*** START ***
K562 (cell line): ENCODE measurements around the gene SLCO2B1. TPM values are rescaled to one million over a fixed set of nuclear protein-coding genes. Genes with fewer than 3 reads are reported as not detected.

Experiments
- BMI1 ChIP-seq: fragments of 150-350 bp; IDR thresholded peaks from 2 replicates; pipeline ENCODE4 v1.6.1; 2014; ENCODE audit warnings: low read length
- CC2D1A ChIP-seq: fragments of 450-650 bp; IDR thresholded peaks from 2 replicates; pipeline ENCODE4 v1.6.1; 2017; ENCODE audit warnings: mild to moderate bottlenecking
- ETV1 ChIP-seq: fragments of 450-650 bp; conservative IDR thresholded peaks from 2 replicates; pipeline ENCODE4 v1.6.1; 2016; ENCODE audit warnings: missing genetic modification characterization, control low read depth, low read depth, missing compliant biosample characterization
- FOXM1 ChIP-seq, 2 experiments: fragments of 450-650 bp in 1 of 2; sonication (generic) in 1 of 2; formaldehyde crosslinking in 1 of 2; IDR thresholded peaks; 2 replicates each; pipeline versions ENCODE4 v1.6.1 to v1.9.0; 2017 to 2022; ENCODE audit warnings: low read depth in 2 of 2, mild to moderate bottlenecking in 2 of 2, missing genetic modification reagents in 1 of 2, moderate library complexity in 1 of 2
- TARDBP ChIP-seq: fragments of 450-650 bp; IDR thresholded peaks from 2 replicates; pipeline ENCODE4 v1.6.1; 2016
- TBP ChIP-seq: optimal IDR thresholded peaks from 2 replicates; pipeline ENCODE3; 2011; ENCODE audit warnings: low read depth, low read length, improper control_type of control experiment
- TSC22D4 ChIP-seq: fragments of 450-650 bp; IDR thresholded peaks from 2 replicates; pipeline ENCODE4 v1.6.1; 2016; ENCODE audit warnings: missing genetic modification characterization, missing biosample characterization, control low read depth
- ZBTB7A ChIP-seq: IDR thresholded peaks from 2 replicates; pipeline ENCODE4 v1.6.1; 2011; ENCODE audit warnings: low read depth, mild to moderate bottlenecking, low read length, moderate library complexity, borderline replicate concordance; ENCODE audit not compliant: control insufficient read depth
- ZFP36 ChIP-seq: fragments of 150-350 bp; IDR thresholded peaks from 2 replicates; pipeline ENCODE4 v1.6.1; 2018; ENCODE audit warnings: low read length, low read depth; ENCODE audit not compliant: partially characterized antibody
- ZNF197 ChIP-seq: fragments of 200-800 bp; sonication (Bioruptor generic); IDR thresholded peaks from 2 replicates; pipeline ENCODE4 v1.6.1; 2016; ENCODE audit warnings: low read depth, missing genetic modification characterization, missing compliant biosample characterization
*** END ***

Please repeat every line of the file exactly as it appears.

K562 (cell line): ENCODE measurements around the gene SLCO2B1. TPM values are rescaled to one million over a fixed set of nuclear protein-coding genes. Genes with fewer than 3 reads are reported as not detected.

Experiments
- BMI1 ChIP-seq: fragments of 150-350 bp; IDR thresholded peaks from 2 replicates; pipeline ENCODE4 v1.6.1; 2014; ENCODE audit warnings: low read length
- CC2D1A ChIP-seq: fragments of 450-650 bp; IDR thresholded peaks from 2 replicates; pipeline ENCODE4 v1.6.1; 2017; ENCODE audit warnings: mild to moderate bottlenecking
- ETV1 ChIP-seq: fragments of 450-650 bp; conservative IDR thresholded peaks from 2 replicates; pipeline ENCODE4 v1.6.1; 2016; ENCODE audit warnings: missing genetic modification characterization, control low read depth, low read depth, missing compliant biosample characterization
- FOXM1 ChIP-seq, 2 experiments: fragments of 450-650 bp in 1 of 2; sonication (generic) in 1 of 2; formaldehyde crosslinking in 1 of 2; IDR thresholded peaks; 2 replicates each; pipeline versions ENCODE4 v1.6.1 to v1.9.0; 2017 to 2022; ENCODE audit warnings: low read depth in 2 of 2, mild to moderate bottlenecking in 2 of 2, missing genetic modification reagents in 1 of 2, moderate library complexity in 1 of 2
- TARDBP ChIP-seq: fragments of 450-650 bp; IDR thresholded peaks from 2 replicates; pipeline ENCODE4 v1.6.1; 2016
- TBP ChIP-seq: optimal IDR thresholded peaks from 2 replicates; pipeline ENCODE3; 2011; ENCODE audit warnings: low read depth, low read length, improper control_type of control experiment
- TSC22D4 ChIP-seq: fragments of 450-650 bp; IDR thresholded peaks from 2 replicates; pipeline ENCODE4 v1.6.1; 2016; ENCODE audit warnings: missing genetic modification characterization, missing biosample characterization, control low read depth
- ZBTB7A ChIP-seq: IDR thresholded peaks from 2 replicates; pipeline ENCODE4 v1.6.1; 2011; ENCODE audit warnings: low read depth, mild to moderate bottlenecking, low read length, moderate library complexity, borderline replicate concordance; ENCODE audit not compliant: control insufficient read depth
- ZFP36 ChIP-seq: fragments of 150-350 bp; IDR thresholded peaks from 2 replicates; pipeline ENCODE4 v1.6.1; 2018; ENCODE audit warnings: low read length, low read depth; ENCODE audit not compliant: partially characterized antibody
- ZNF197 ChIP-seq: fragments of 200-800 bp; sonication (Bioruptor generic); IDR thresholded peaks from 2 replicates; pipeline ENCODE4 v1.6.1; 2016; ENCODE audit warnings: low read depth, missing genetic modification characterization, missing compliant biosample characterization